Prior to his time at APM, Jeremy worked as a reporter and producer at NPR on shows ranging from All Things Considered, Day to Day and Wait Wait…Don't Tell Me! He has also worked as a host and reporter for public radio stations including WBUR (Boston), WILL (Urbana), WCAI (Cape Cod) and WRNI (Providence).

Jeremy's radio career began at age nine when he started contributing to a program called Treehouse Radio. He's a graduate of Boston University and the University of Illinois Laboratory High School. Follow Jeremy on Twitter, @jeremyhobson and @hereandnow - and like Here & Now on Facebook.

Substitute host Meghna Chakrabarti
Credit Lucy Cobos

Meghna Chakrabarti

Meghna Chakrabarti is the co-host of Radio Boston, WBUR's acclaimed weekday show with a focus both on the news of the day, and on broader issues that have an impact on Boston and beyond.

Before joining Radio Boston in 2010, she reported on New England transportation and energy issues for WBUR's news department. She also produced and directed WBUR's national news and talk program, On Point, for five years and served as fill-in host for Here & Now, WBUR's national midday show.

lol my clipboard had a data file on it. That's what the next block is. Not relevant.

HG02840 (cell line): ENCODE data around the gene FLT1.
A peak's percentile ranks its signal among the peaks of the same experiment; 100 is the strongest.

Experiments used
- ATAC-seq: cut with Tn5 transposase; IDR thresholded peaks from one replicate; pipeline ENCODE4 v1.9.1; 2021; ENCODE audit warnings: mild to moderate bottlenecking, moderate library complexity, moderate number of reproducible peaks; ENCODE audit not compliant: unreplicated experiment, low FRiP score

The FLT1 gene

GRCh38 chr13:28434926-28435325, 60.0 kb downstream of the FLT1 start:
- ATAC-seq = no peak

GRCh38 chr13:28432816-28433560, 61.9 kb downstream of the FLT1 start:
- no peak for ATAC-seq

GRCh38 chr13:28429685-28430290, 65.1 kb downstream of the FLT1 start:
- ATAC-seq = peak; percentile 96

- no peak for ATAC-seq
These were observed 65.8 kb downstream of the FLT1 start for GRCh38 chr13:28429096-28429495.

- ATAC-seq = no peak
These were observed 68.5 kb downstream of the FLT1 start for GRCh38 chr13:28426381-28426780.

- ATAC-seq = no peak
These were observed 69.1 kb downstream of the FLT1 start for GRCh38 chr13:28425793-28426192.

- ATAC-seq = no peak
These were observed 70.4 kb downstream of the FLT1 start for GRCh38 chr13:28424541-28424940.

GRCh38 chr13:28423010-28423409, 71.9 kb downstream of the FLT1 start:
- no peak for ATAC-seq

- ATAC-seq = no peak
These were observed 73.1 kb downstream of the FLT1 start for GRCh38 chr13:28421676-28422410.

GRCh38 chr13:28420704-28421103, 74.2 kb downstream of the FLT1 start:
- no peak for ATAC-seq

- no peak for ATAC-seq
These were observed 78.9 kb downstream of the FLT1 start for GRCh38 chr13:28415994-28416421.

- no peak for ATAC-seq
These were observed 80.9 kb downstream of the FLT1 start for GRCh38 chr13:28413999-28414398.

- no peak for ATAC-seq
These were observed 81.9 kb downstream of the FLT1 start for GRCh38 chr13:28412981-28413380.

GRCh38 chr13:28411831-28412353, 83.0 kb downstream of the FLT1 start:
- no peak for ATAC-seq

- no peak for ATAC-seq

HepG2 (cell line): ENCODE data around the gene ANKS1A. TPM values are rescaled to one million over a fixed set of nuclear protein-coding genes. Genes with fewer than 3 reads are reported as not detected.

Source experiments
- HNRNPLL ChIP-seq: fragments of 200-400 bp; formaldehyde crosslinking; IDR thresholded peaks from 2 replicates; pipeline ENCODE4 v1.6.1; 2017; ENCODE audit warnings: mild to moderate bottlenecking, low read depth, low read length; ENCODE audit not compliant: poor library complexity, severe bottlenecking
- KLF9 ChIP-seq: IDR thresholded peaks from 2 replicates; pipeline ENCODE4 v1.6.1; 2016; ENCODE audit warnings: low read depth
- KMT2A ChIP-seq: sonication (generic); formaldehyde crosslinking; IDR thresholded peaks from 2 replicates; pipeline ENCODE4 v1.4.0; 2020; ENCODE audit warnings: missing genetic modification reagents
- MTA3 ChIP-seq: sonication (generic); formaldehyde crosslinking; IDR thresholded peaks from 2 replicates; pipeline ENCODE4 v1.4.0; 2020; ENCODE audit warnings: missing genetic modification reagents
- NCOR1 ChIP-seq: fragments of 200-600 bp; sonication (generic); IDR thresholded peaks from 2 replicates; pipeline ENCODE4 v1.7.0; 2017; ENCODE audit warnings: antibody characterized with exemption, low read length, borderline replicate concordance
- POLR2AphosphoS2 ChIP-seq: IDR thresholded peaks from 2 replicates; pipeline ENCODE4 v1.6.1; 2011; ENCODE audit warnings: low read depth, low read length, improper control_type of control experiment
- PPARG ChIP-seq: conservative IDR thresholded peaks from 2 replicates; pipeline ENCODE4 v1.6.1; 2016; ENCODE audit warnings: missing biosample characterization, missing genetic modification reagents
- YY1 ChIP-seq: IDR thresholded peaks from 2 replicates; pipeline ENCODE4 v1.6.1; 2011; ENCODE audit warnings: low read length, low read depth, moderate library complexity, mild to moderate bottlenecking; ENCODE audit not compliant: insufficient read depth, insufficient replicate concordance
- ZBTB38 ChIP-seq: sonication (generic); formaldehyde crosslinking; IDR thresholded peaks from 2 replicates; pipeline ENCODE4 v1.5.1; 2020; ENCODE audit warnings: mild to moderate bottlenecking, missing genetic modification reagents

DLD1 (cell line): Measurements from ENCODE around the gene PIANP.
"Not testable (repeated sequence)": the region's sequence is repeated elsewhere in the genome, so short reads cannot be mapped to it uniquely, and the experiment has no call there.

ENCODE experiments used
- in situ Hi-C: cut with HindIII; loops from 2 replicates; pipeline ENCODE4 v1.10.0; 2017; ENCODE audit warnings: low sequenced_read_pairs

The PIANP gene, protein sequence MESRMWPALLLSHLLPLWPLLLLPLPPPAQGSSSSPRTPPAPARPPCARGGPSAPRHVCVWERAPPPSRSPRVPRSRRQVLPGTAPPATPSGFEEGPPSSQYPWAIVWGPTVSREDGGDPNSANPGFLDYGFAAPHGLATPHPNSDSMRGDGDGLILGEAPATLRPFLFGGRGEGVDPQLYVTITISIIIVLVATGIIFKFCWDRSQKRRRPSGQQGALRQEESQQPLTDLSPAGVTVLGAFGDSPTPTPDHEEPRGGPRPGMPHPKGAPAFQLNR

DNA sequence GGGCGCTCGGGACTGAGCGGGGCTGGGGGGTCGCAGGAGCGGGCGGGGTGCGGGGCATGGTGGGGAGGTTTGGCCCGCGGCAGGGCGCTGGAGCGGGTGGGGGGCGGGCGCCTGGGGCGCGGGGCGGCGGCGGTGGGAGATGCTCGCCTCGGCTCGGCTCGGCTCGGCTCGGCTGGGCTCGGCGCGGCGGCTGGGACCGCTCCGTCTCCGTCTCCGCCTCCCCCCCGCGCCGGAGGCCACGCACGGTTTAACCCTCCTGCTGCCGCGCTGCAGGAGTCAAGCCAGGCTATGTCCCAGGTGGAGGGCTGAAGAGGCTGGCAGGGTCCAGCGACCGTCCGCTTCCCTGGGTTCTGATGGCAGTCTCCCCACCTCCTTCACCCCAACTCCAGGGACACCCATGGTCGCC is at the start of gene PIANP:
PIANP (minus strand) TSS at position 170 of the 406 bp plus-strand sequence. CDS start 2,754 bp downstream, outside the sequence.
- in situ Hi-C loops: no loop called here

Meghna has won awards from both the Associated Press and the Radio Television News Directors Association for her writing, hard news reporting, and use of sound. On Radio Boston, her interviews have encompassed a wide range: Secretary of State John Kerry and law professor Anita Hill, actor F. Murray Abraham and pianist Lang Lang, language expert Steven Pinker and author Lois Lowry, comedians Mindy Kaling and Rachel Dratch, public radio favorites David Isay and the late David Rakoff, and many more.

A former fellow at the Metcalf Institute for Environmental Reporting, Meghna holds bachelor's degrees in civil and environmental engineering from Oregon State University, as well as a master's degree from Harvard University. She is currently completing work toward an MBA at Boston University.